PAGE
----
The European Commission has identified 23 June 2008 as the target date for the publication of a voluntary lobbyists register and accompanying code of conduct, Administration and Anti-Fraud Commissioner Siim Kallas announced yesterday (8 May) following the adoption in Parliament of a landmark report on lobbying.
The adoption by a large majority of MEPs of the lobbying report during yesterday’s (8 May) plenary session in Brussels represents a key moment in the drive to improve the transparency of the EU institutions and the estimated 15,000 lobbyists who seek to influence them (EURACTIV 30/04/08). 547 members supported the report, amid 24 negative votes and 59 abstentions.
June version ‘not a heavy animal’
The EU executive’s June register “won’t be a heavy animal”, and will serve to provide “a common structure of information” on lobbyists, said Kallas, adding that he is looking forward to cooperating with Parliament on the development of a joint register “soon”.
But the commissioner stressed that launching its own version before the summer will allow the EU executive “to test the practicalities of a register”. The initiative will also provide “valuable practical experience for the future and give all lobbies the opportunity to demonstrate their strong commitment to the cause of transparency and the full legitimacy of their profession,” he said.
Common register to follow
The report adopted in Parliament calls for the creation of a mandatory public register common to all three institutions, providing for “full financial disclosure” and accompanied by a code of conduct complete with a mechanism for expelling lobbyists who infringe its rules (EURACTIV 03/04/08).
Vice President Kallas said the “core elements of the Commission’s proposal” were strongly supported by the report, namely “a broad definition of lobbying, the large scope of actors to be covered, the link to a binding code of conduct, the obligation of financial disclosure and the need to have a common, inter-institutional register”.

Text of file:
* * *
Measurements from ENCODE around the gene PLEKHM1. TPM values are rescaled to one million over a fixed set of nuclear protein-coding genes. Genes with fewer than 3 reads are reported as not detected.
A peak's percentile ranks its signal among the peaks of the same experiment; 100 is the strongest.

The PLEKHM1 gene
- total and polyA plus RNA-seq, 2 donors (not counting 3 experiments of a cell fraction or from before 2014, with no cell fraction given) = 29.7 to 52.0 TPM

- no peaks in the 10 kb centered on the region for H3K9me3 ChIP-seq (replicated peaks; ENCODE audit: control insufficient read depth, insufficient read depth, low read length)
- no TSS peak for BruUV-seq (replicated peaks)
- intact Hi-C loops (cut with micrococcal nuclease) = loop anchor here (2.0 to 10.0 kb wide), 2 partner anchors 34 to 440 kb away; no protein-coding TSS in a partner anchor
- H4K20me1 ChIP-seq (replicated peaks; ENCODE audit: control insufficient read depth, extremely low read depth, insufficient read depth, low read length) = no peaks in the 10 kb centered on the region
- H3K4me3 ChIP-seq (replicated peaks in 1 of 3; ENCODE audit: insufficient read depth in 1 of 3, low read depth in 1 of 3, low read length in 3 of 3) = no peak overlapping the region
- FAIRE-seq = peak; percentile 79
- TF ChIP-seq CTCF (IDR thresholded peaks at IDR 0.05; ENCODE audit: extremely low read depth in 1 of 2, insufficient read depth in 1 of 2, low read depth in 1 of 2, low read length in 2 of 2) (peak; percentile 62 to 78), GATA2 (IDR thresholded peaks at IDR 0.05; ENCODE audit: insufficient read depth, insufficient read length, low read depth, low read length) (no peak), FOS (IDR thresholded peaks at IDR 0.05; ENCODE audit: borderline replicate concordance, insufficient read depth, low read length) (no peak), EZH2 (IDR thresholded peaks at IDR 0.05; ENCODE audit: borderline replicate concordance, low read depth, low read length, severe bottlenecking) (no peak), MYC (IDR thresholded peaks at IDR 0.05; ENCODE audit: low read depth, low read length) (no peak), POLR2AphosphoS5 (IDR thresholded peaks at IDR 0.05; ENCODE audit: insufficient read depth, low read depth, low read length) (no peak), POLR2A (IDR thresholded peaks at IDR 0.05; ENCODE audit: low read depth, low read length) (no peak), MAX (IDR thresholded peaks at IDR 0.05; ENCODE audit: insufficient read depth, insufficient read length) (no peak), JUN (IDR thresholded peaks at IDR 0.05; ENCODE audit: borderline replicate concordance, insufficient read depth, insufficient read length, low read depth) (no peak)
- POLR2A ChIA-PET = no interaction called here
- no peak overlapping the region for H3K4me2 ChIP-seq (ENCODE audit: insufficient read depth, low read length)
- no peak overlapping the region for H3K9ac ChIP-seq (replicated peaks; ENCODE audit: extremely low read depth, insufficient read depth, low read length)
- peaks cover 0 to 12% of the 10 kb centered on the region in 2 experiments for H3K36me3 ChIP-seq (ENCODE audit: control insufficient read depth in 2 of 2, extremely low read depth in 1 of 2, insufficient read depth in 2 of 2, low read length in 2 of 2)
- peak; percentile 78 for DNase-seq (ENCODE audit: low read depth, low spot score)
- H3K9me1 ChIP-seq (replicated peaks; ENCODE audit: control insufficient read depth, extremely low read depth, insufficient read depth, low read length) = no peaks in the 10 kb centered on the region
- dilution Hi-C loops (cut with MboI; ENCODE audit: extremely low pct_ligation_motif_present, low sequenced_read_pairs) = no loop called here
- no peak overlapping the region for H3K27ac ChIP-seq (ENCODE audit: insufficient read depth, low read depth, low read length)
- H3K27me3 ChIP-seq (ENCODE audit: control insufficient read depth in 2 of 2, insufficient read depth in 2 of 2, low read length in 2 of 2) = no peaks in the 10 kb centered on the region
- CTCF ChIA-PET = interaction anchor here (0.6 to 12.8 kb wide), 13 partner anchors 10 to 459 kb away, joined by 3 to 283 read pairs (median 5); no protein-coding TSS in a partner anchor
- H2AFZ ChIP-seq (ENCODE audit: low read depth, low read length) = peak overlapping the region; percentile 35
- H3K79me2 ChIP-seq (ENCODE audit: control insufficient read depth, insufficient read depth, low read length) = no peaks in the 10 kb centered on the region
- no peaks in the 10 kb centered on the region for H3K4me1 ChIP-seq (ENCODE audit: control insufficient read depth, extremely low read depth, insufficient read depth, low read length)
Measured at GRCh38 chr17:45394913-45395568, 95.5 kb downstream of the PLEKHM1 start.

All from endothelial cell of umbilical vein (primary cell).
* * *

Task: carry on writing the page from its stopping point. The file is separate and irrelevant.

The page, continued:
The report adopted by MEPs would allow rapporteurs, in charge of steering legislative documents through Parliament, to voluntarily attach lists of which lobbyists were consulted and had a “significant input” to the preparation of their reports. But this practice, the so-called ‘legislative footprint’, would not be made obligatory.
The adopted report defines a lobbyist as “anyone influencing the policy formulation and decision-making processes of the European institutions,” whether representative of public or private interests or profit or not-for-profit organisations.
This definition includes “NGOs, think tanks, trade associations, trade unions and employers’ organisations” as well as “lawyers when their purpose is to influence policy rather than case law”, “professional lobbyists” and “companies’ in-house lobbyists”.
Financial disclosure requirement
Parliament’s lobbying report stipulates that professional consultancies and law firms will have to “disclose the relative weight of their major clients and the costs associated with lobbying,” while NGOs and think tanks will be required to “state their overall budgets and main sources of funding”.
‘Very solid’ common ground
“There is now very solid common ground for the Commission and Parliament to develop a shared register,” Kallas said.